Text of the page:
When I decided to write my first “critical” review of a website, I was a little nervous. Offering a review of a website that seeks to help the running community was uncharted territory for me, but I went for it.  Last night I posted about Pace Per Mile – what they did great and what needed a little work.  Well when I came home from an awesome run this afternoon and had a direct message from Pace Per Mile, I thought this could go one of two ways – thanks for the input or either some not so great feedback.

What did PPM have to say?  To my surprise and much excitement, they were writing to tell me they had fixed one of the kinks mentioned in the blog post. (Deep sigh of relief.)  I immediately wrote back to say thank you and that I really appreciated them listening.

The one thing they have fixed so far was my biggest issue.  Now, when you click on a link from @PacePerMile, instead of being taken to an archive of all of their news articles, you go directly to the article.  This definitely saves time and allows you to read exactly what you clicked on.  No more “control F.”   I tried the Race Calculator again and it still isn’t giving me any results for my pace per mile, but  I’m hoping this is something they are working on.  Runners love this tool because we always want to know how fast we’re going.  I’ll also be checking for some of their shows and hopefully the music will be put on pause while Kevin and Chris are talking.  Like I said previously, they have a lot of great information and great interviews that are worthy of a listen.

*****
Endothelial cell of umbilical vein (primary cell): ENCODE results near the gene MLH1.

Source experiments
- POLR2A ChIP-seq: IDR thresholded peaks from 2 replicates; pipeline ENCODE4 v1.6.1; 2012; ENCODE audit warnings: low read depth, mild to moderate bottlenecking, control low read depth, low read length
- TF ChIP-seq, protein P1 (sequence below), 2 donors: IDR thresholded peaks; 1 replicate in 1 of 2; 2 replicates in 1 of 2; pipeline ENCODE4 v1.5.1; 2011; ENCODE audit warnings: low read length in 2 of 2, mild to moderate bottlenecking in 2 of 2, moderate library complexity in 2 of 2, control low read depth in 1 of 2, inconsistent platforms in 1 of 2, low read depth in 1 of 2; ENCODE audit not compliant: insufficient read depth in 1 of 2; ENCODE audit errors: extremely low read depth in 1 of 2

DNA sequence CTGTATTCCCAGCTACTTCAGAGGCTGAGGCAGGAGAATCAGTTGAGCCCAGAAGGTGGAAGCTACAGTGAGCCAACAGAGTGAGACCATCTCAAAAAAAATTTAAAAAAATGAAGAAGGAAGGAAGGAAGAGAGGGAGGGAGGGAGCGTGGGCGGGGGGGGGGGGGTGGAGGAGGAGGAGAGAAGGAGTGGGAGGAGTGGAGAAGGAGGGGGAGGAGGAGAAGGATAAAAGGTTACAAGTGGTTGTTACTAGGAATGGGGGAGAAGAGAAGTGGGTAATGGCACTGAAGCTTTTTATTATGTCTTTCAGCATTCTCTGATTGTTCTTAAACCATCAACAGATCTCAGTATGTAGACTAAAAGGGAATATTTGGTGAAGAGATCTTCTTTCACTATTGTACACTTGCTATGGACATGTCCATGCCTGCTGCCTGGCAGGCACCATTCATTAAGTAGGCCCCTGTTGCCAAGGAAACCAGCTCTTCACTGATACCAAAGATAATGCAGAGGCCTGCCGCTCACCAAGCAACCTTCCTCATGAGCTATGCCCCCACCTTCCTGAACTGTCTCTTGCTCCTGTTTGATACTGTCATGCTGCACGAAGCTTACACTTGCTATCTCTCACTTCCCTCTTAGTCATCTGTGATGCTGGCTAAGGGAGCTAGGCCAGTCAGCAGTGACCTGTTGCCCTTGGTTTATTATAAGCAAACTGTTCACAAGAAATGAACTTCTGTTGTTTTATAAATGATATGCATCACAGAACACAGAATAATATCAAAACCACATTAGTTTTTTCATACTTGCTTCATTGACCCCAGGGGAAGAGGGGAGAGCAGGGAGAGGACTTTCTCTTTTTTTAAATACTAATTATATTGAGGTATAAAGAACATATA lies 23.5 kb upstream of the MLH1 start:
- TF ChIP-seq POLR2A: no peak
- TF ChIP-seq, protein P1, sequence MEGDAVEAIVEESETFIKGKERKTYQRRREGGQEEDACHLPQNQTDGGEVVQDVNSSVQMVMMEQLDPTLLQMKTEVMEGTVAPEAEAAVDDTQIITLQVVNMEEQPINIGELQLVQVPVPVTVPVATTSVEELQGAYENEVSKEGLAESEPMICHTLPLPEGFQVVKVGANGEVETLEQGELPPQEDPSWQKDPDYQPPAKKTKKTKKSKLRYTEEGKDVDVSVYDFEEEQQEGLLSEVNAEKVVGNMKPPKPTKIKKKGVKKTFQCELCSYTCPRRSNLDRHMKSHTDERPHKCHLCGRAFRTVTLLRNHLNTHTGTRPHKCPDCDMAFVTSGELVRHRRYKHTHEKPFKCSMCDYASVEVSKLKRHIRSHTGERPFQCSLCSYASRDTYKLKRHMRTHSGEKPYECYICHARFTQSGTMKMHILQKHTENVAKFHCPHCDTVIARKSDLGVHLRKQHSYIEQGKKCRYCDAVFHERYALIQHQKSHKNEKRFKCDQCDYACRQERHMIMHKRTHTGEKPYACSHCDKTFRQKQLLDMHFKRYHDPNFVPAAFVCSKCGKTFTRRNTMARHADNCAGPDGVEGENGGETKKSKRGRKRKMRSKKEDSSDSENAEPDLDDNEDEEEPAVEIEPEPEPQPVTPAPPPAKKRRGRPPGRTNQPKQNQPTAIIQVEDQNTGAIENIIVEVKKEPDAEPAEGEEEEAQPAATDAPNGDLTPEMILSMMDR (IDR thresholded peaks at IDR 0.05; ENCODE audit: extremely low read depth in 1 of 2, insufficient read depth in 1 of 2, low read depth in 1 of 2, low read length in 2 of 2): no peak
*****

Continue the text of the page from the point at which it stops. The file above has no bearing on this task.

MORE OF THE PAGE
And on a side note, I would like to say I am thankful to belong to a community of dedicated and positive people who are always trying to grow and be better.  I think we all have the same goal in mind – to help people like us (runners and athletes), get the best information out there and to have access to the best possible tools.  Thanks Pace Per Mile for caring and being a source of information for us runners.

Happy Trails and Happy Running,
Tracie
Boston Note: Training going well. Awesome easy 7.2 miler today @ 7:49 pace.

Pace Per Mile – A Review

Some of the older people in my life don’t quite get the importance of Twitter and all of the possibilities it offers.  I try to explain to them that it gives you the opportunity to converse, share, and learn from others, who you may never have actually come in contact with during pre-Twitter era.  I, personally, have learned so much from my fellow runners and feel like a better athlete because of it. I mean really, where else can I follow elite athletes and learn from their day to day training tips?

Recently, Twitter introduced me to Pace per Mile – the “1st Place for Endurance Radio.”  Cool, free things to listen to while I get ready in the morning AND lots of great articles to read.  Well… I haven’t found it to be the easy access to an endless supply of information I was hoping for.